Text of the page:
2CH sale deadline passes, station not sold yet.
Last week Macquarie Media Limited (MML) celebrated its first birthday with two non-events.
The first was the non-sale of 2CH. The deadline, which had already been extended by the ACMA once, passed last Thursday, leaving Macquarie Media Limited the proud owners of not two but three stations in the Sydney market: 2GB, 2UE and 2CH.
Of course, two is legal, three’s a crowd – an unlawful gathering, if you like – as the law currently stands. Happily for MML, the ACMA has graciously agreed to extend its special waiver for a further six months.
The second non-event was the non-retirement of the company’s Executive Chairman Russell Tate who was due to step down from the position after 12 months. His most likely successor would appear to be the network’s COO, Adam Lang but no news has emerged as yet from the MML bunker about any leadership changes – although there’s been plenty of changes, mainly downsizing, among middle management. Meanwhile Mr Tate leads on… leading some pundits to speculate whether there’s a John Howard, Peter Costello scenario developing.
Back to the non-sale of 2CH. Those close to upper management at MML are adamant that they would comply with the law but were just as keen to hang on to 2CH and the other two stations if they could.
The only way that they could do that would be if the law changes to allow three stations in one market. But even if the proposed media law changes are brought into effect within the next six months, they are not anticipating any changes to the current two station rule.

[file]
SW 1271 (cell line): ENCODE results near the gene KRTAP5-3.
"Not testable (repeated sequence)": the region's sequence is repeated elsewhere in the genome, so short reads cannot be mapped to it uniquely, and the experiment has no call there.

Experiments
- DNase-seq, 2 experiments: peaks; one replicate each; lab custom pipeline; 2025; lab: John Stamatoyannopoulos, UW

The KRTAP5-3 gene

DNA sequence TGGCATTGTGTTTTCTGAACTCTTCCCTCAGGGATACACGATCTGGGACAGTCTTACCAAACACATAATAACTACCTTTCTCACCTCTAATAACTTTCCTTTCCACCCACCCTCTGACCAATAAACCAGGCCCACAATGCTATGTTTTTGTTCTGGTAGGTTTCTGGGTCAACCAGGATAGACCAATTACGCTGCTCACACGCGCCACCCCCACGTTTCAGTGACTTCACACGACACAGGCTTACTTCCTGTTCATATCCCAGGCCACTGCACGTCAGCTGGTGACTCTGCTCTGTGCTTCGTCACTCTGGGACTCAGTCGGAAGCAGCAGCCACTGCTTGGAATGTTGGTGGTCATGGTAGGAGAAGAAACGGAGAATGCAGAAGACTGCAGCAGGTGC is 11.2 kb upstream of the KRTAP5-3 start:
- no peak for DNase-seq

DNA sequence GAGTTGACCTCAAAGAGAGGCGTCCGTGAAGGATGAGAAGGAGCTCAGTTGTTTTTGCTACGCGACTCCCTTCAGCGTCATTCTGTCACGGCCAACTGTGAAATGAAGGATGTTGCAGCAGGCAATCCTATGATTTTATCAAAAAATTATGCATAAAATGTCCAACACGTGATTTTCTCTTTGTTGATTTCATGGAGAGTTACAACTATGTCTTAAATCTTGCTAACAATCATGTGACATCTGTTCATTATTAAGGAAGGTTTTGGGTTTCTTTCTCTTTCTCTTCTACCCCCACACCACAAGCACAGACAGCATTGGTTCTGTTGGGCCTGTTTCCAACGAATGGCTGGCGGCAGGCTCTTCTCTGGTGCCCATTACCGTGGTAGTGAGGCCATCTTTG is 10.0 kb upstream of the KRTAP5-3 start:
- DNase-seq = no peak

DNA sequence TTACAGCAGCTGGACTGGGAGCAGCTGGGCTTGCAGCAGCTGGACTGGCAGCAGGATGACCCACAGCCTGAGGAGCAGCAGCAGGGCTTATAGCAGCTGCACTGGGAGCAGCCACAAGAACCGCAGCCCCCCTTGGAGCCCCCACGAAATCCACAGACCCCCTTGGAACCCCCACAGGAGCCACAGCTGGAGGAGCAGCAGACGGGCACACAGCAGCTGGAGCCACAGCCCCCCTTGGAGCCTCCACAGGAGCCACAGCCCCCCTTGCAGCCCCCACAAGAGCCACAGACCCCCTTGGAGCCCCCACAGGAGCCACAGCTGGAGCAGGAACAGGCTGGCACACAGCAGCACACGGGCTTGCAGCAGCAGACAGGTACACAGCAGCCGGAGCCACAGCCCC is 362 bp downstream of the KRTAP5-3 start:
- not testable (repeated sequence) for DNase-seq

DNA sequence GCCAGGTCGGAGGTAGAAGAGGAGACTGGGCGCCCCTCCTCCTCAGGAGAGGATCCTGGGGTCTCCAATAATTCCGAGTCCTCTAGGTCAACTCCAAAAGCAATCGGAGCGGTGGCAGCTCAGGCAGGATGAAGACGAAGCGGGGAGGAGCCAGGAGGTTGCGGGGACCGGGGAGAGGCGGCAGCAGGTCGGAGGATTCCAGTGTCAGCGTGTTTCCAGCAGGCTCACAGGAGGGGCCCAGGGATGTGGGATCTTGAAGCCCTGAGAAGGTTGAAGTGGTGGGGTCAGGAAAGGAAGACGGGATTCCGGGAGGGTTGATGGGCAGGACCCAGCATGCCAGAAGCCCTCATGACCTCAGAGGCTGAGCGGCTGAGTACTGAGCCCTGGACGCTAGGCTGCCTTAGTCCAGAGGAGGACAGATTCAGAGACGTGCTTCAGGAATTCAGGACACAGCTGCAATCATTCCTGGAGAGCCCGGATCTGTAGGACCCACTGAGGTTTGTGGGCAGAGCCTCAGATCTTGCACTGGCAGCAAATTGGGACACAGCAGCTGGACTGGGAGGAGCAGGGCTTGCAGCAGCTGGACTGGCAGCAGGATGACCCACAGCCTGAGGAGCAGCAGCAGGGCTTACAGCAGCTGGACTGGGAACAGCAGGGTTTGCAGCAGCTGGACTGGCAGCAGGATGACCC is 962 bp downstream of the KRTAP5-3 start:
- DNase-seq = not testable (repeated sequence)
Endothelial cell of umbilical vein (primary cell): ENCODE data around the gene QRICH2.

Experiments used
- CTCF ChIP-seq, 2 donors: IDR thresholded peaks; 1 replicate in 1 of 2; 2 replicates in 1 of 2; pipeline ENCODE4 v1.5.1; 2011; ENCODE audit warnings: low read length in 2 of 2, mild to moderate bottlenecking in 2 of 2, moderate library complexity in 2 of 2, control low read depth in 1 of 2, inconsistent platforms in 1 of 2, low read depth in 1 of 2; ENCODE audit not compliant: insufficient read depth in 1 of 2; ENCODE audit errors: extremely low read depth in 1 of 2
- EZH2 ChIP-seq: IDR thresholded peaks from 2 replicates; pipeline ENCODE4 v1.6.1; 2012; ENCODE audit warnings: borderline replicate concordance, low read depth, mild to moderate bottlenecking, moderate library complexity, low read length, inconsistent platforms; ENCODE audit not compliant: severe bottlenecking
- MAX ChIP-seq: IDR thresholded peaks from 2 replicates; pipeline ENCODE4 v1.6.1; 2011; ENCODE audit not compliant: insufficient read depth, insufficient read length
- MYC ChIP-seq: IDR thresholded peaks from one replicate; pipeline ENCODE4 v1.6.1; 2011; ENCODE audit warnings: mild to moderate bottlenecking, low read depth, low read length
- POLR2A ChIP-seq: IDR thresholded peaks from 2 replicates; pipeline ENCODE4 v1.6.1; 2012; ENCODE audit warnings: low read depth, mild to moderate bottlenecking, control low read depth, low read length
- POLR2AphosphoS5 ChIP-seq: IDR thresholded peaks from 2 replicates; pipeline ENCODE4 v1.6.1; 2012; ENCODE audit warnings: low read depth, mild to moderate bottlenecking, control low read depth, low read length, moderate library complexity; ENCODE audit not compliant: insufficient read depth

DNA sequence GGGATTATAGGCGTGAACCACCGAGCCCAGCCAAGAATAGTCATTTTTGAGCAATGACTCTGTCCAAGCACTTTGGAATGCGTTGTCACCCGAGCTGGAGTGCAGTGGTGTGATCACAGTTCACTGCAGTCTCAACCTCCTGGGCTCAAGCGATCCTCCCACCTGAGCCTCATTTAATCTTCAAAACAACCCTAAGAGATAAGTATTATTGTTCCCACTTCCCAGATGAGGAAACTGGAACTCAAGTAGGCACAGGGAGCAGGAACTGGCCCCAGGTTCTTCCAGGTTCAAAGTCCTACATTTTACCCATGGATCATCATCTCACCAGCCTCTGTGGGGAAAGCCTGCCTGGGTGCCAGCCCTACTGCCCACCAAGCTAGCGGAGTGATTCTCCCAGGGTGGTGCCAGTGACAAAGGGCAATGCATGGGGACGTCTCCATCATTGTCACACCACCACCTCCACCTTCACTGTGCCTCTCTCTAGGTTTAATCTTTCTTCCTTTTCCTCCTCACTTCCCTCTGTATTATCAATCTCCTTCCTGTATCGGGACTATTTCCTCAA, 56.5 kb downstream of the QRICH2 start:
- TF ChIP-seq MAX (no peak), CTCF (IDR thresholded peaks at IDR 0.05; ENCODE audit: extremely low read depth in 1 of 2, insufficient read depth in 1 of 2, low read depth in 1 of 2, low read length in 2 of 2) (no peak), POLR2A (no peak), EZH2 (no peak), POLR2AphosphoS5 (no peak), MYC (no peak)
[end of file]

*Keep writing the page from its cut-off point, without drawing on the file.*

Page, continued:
Sources at MML were tight lipped about how and on what grounds they managed to persuade the ACMA to grant an extension. By now MML would have found any number of buyers for 2CH – not at a price they’d like, of course – but that’s not the ACMA’s concern according to a spokesperson for the watchdog who told radioinfo, “The ACMA did not have regard to any financial disadvantage that compliance may cause (as per subsection 68(5)).”
The ACMA also provided the following statement:
In considering whether to grant the extension, the ACMA had regard to the following matters as required under the Broadcasting Services Act 1992:
- the endeavours that the applicant made in attempting to comply (subsection 68(5)(a));
- the difficulties that the applicant experienced (subsection 68(5)(b)).
Whatever the reasons for the extension the ACMA also states “The applicant must divest assets to remedy all its breaches within a set timeframe (up to two years).” Which means with the initial one year extension plus this six months.